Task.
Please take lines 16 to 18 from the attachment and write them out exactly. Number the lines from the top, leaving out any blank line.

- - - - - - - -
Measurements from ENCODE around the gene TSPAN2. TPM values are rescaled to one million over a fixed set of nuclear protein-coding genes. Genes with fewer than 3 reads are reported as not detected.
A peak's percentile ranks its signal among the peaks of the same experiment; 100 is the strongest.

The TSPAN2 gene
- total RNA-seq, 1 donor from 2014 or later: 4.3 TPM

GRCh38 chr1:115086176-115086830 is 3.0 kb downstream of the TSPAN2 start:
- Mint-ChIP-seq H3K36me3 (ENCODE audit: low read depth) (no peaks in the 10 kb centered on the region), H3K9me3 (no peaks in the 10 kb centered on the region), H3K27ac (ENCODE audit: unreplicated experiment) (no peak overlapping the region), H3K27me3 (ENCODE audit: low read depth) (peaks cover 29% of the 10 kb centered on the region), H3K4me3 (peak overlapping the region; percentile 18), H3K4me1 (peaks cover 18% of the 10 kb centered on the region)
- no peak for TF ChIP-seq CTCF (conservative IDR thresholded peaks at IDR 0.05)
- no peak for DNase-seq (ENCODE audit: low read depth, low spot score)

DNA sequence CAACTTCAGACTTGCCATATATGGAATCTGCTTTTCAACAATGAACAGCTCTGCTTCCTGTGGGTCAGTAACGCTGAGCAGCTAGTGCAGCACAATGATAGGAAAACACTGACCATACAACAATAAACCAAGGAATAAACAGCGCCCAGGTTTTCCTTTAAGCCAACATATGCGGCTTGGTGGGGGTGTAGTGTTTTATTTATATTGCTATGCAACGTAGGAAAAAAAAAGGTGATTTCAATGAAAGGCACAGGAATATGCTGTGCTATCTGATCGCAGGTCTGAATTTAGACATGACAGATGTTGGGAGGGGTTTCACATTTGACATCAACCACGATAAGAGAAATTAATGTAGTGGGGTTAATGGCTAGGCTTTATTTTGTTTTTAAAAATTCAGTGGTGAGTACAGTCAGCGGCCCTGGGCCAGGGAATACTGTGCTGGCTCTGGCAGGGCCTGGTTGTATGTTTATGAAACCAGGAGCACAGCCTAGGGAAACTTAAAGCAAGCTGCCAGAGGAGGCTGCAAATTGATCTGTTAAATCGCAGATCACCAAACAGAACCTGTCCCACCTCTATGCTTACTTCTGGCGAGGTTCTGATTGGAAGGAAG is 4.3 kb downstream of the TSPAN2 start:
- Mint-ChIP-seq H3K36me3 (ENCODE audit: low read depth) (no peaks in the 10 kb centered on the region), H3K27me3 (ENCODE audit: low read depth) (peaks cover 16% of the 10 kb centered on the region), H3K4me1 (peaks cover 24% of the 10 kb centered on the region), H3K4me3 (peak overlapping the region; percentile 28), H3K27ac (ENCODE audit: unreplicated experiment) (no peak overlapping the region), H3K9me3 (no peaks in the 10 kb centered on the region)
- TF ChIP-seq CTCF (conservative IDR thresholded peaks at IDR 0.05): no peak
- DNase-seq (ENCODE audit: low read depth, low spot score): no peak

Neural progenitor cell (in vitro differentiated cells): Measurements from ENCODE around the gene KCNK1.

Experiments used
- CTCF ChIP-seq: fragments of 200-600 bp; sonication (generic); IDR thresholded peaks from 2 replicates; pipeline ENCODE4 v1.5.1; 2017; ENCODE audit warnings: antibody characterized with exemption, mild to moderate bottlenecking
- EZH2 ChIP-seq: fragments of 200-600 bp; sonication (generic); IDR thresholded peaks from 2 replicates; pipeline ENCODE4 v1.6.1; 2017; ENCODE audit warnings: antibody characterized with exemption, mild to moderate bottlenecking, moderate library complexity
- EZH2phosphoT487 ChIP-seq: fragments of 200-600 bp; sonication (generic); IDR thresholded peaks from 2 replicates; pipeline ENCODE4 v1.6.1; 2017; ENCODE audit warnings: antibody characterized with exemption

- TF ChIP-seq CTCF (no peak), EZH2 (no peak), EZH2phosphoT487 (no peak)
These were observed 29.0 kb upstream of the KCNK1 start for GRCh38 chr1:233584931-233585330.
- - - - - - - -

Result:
- EZH2 ChIP-seq: fragments of 200-600 bp; sonication (generic); IDR thresholded peaks from 2 replicates; pipeline ENCODE4 v1.6.1; 2017; ENCODE audit warnings: antibody characterized with exemption, mild to moderate bottlenecking, moderate library complexity
- EZH2phosphoT487 ChIP-seq: fragments of 200-600 bp; sonication (generic); IDR thresholded peaks from 2 replicates; pipeline ENCODE4 v1.6.1; 2017; ENCODE audit warnings: antibody characterized with exemption

- TF ChIP-seq CTCF (no peak), EZH2 (no peak), EZH2phosphoT487 (no peak)